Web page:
Indictment: Guards smuggled millions of eggs from PA

Fourteen people were indicted Thursday for smuggling millions of eggs and other products from the Palestinian Authority into Israel through the Shomron Crossing, Ynet has learned.

Some of the smugglers served as security guards at the Shomron checkpoint in the West Bank.

According to the indictment, which was filed with the Petah Tikva District Court, a Palestinian resident of the West Bank assisted the smugglers in illegally transporting dozens of trucks containing eggs and other goods to Israel.

Seventy-two of these trucks, which transported more than 10 million eggs, entered Israel without being subjected to a security check, the indictment said. According to the prosecution, some of the eggs are believed to be tainted with various diseases such as salmonella.
To increase their profits, the prosecution claimed, the smugglers accepted and handed out bribes, forged documents and committed acts that may cause the spread of disease. They were also charged with violating the Money Laundering Prohibition Law. According to the indictment, the smuggling network pocketed some NIS 9 million ($2.2M) from the illicit activity.

One of the defendants, according to the indictment, is Shai Moshe of the Egg and Poultry Board. Moshe and the checkpoint security guards took part in the operation despite being aware of the health and security related dangers it posed to Israel.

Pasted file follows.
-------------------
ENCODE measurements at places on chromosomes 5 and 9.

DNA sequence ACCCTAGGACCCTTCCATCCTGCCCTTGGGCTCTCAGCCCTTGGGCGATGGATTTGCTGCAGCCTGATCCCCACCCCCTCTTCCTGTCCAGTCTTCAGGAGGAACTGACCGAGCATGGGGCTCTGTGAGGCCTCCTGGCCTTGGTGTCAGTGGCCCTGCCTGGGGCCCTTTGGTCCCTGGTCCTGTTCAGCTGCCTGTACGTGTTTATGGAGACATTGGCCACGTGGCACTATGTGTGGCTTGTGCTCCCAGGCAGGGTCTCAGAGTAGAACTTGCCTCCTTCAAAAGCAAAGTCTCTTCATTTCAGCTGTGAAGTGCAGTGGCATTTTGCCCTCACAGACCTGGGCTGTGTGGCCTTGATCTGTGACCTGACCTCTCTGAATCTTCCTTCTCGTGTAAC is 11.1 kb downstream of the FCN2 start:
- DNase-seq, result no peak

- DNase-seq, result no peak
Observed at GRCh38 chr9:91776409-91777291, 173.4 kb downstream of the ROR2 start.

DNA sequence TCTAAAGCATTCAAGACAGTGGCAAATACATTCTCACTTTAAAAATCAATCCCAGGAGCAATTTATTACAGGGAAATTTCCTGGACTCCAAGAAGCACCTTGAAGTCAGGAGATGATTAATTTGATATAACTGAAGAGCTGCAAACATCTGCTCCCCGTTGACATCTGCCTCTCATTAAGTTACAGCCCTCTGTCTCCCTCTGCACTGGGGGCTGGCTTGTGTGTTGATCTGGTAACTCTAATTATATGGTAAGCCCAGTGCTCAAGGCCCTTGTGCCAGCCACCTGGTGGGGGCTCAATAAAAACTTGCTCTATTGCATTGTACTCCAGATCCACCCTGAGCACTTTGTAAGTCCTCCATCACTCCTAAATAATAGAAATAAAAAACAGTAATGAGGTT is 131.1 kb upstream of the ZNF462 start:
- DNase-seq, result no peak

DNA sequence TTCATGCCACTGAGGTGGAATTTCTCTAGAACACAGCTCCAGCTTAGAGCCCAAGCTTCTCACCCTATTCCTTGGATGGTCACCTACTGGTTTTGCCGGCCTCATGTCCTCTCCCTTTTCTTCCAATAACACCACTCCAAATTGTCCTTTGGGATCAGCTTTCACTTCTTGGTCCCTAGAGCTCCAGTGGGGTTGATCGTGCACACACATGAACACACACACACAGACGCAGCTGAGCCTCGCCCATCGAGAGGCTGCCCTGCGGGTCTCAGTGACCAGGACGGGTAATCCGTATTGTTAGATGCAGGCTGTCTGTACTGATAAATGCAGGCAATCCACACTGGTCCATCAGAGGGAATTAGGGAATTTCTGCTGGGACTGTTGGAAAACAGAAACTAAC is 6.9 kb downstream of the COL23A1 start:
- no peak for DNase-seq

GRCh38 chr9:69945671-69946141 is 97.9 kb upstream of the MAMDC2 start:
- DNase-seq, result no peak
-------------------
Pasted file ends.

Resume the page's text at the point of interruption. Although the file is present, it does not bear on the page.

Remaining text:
The indictment said the smuggled eggs were embedded with phony stamps of approval. Moshe, according to the prosecution, also helped the smugglers gain exclusivity in the "fake egg" market.

According to suspicions, the ringleaders contacted Palestinian coop owners who raised the chickens without supervision and in deplorable sanitary conditions.

Police suspect that the smuggling ring conspired with Palestinian poultry farmers to smuggle the eggs to Israel and place them among eggs meant for Israel's markets, including the major supermarket chains.

For this purpose the farmers forged stamps from Israel after which the eggs were loaded on to trucks and sent on their way.

The main problem – getting through the Israeli security checkpoints near Ariel was overcome by bribing guards to turn a blind eye to the trucks. The security guards would time the trucks arrivals with their shifts and let the trucks through, and then the suppliers would mix the Palestinian eggs together with the kosher Israeli eggs and send them off to the markets.

"The defendants transported the eggs in trucks that could have been carrying weapons or terrorists – without subjecting them to a security check," the prosecution said in its request to keep the suspects in custody until the conclusion of the legal proceedings.

"The evidence shows that the eggs were kept under improper conditions. Some of them were kept in unrefrigerated containers for days. Despite this, they were marketed to the general public – thus increasing the risk for the spread of salmonella, which can cause death," it claimed.


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